South Korea’s ‘bloom-less’ cherry blossom festivals disappoint locals, tourists

The delayed blooming of the seasonal and fleeting flowers is mainly attributed to climate change.

Over the weekend, tourists and locals got to experience Japan’s beloved cherry blossoms in full bloom. Photos and videos of friends enjoying hanami or cherry blossom watching in Tokyo and nearby areas flooded my Twitter and Instagram feeds.

While Japan experienced a slight delay in sakura because of the cold weather, crowds still got to enjoy the country’s famed and favorite blossoms at their peak beauty, with many holding viewing parties and picnics and even sake drinking in parks. 

Things aren’t as rosy over in South Korea, however, as its cherry trees did not reach their peak blossom in time.

Cherry blossoms hit full bloom in places like Tokyo over the weekend. Photo by Crystal Kay
from Unsplash

Disappointing festivals

According to The Korea Herald, South Korea’s flower festivals in 2024 have so far “fallen short of expectations.”

The Jinhae Gunhangje Cherry Blossom Festival Day Tour in Changwon, South Gyeongsang province, for example, has seen a drop of about 1.2 million visitors this year.

While 4.2 million people visited the most well-known cherry blossom festival in South Korea in 2023, the city tallied the number of visitors at three million during the 10 days of the 2024 festival, which ended on April 1.

About 360,000 trees in the area’s parks and naval bases were expected to have their flowers in peak bloom two weeks ago, but the blooming rate remained at only 15 percent on March 23, the first day of the festival.

The Korea Times earlier reported that local governments find themselves grappling with flowerless venues this year.

Other famous cherry blossom festivals, like those in Yeouido and Jamsil in Seoul, also ended with many of the flowers still in the budding stage. The number of visitors to the Yeouido festival was less than half of 2023’s figure, according to reports.

Most cherry trees are seen without blooms in Yeouido, Seoul on March 29, the day Yeouido Cherry Blossom Festival began. Photo from Yonhap/The Korea Herald

Blame it all on climate change

The belated blooming of the flowers is mainly attributed to climate change. This resulted in a significant setback, leaving venues that usually brim with life during cherry blossom season bereft of their stunning blooms.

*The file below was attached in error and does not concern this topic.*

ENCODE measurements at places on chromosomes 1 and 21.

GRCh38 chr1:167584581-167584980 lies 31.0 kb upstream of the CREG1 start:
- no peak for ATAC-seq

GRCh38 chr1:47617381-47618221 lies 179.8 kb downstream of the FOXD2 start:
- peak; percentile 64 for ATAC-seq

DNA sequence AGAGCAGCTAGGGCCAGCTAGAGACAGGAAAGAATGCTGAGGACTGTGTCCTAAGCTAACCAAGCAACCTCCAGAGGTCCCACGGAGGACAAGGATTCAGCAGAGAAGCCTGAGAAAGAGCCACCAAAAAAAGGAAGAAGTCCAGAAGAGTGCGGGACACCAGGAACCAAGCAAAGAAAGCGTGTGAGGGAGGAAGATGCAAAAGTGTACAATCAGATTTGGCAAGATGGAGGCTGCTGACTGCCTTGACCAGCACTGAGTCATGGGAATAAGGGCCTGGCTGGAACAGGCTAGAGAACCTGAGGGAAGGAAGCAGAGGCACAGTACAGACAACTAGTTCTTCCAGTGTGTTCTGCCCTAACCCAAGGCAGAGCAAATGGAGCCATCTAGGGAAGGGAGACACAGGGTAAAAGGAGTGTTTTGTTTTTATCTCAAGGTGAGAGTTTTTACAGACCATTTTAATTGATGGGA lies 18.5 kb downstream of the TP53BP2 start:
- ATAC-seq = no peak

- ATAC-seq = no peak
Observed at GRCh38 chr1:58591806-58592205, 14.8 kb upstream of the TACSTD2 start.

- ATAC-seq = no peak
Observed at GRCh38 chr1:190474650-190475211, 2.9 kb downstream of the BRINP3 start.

Weather in South Korea has been more and more unpredictable. Earlier this year, many anticipated the flowers to bloom earlier than usual with “abnormally high temperatures” recorded last winter. According to the same article from The Korea Times, the country’s average temperature last month was 4.1 degrees Celsius, registered as the highest in February since 1973.

March saw colder temperatures and less sunshine than average, however, which experts say resulted in inaccurate earlier forecasts on bloom peaks.

People visited the Jinhae Cherry Blossom Festival in Changwon, Seoul, on March 31. Some cities decided to postpone their spring festivals due to the unpredictability of the weather. Photo from AFP/The Straits Times

Though they are not to be fully blamed, the inaccurate predictions were an “embarrassment” for the authorities as these cherry blossom festivals have been an important opportunity for local businesses to promote their products and draw in tourists.

In response to climate change, Cheonan in South Chungcheong Province rescheduled its flower festival a week later than originally planned, with officials hoping it would be in sync with the late blooming. The event took place between April 6 and 7, instead of March 30 and 31.

Some cities decided to postpone their spring festivals, or even hold another festival altogether. Sokcho in Gangwon province, for instance, launched a second cherry blossom event on April 6, a week after its first festival ended.

A post uploaded on the city’s social media account reads: “We deserve to die for our mistake, but we could not control the season.” City officials explained it had to hold the festival twice because of the lack of blossoms.

South Korea’s cherry blossom festivals are highly anticipated, but this year’s lack of blooms caused disappointment among many locals and tourists. Photo from the Korea Tourism Organization

Gangneung City in Gangwon province also opened its Gyeongpo Cherry Blossom Festival on April 6, after delaying it by a week from March 29. 

The World Meteorological Organization’s (WMO) Global Climate 2023 report released on March 19 stated that records were once again broken, and in some cases “smashed,” for greenhouse gas levels, surface temperatures, ocean heat and acidification, sea level rise, Antarctic sea ice cover, and glacier retreat.

Moreover, heatwaves, floods, droughts, wildfires and rapidly intensifying tropical cyclones “caused misery and mayhem, upending every-day life for millions and inflicting many billions of dollars in economic losses,” according to the report.

The WMO report confirmed that 2023 was the warmest year on record, with the global average near-surface temperature at 1.45 degrees Celsius (with a margin of uncertainty of ± 0.12 °C) above the pre-industrial baseline. It was the warmest ten-year period on record.

With such a dismal outlook, the blooming of cherry trees, not just in South Korea but in other parts of the world, might become even more unpredictable as the years go by. Timing our travels to enjoy them in their full bloom, sadly, has gotten a bit more difficult.

Associate Editor

The new lifestyle.